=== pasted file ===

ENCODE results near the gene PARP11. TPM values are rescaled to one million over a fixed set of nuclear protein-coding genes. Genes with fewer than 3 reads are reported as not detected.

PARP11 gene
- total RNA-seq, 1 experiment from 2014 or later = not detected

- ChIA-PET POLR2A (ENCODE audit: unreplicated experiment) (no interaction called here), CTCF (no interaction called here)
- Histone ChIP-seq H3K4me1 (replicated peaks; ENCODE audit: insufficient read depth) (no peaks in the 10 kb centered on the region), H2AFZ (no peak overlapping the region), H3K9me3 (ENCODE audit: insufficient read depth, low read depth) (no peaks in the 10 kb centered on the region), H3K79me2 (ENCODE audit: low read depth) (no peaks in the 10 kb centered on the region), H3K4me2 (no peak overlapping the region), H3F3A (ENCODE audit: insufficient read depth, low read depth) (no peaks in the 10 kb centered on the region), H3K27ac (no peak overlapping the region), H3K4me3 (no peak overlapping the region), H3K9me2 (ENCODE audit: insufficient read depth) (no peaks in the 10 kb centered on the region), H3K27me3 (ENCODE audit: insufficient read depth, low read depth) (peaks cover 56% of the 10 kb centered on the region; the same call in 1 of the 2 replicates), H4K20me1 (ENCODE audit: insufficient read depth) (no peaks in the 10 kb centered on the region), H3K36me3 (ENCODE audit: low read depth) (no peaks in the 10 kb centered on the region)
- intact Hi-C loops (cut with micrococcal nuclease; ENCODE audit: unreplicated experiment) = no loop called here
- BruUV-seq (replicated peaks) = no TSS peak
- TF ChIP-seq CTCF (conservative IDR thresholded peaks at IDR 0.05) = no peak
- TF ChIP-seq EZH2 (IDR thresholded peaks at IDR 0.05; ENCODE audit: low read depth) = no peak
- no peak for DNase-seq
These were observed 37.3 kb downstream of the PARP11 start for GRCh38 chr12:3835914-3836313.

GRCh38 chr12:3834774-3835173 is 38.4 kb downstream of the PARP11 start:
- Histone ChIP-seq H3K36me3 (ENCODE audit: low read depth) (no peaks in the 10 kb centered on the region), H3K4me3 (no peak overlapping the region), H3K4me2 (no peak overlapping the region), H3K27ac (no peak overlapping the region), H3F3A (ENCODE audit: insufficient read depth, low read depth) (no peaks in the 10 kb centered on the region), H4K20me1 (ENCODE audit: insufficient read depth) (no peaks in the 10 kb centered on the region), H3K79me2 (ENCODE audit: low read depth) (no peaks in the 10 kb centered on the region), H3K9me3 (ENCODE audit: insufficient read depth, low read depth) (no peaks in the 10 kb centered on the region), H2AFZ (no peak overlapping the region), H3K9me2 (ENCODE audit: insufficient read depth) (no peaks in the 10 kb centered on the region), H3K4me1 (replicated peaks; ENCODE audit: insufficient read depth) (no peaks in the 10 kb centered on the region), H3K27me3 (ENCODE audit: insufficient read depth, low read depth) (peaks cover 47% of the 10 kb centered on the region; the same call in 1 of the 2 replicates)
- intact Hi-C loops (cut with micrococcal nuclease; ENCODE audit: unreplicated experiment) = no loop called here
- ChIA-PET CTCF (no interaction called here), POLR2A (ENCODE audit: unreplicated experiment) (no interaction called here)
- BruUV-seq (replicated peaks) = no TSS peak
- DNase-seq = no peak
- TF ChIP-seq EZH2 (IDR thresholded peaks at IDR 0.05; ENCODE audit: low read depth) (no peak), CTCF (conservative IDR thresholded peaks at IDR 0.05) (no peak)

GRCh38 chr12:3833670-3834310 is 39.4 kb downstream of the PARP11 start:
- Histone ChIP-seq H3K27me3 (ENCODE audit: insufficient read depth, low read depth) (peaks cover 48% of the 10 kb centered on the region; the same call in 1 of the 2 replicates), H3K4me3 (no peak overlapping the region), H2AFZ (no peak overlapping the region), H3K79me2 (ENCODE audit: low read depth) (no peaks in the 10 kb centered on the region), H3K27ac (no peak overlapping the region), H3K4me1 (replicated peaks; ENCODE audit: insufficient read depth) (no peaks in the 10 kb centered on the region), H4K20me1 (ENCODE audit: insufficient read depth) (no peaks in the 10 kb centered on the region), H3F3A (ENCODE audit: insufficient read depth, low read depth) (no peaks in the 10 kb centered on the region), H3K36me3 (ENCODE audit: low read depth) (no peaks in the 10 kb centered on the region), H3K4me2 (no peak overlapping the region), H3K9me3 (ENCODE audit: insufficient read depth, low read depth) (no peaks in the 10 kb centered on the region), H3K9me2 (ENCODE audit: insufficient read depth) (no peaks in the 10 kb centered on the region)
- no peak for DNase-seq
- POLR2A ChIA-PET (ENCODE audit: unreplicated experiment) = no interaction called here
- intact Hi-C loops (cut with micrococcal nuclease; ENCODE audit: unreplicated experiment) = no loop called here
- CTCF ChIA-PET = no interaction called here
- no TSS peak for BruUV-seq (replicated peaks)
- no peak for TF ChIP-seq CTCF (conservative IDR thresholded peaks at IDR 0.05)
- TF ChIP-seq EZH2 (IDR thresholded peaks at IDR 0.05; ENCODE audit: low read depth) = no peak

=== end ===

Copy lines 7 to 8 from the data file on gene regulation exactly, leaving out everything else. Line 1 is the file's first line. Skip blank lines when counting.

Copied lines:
- BruUV-seq (replicated peaks) = no TSS peak
- TF ChIP-seq CTCF (conservative IDR thresholded peaks at IDR 0.05) = no peak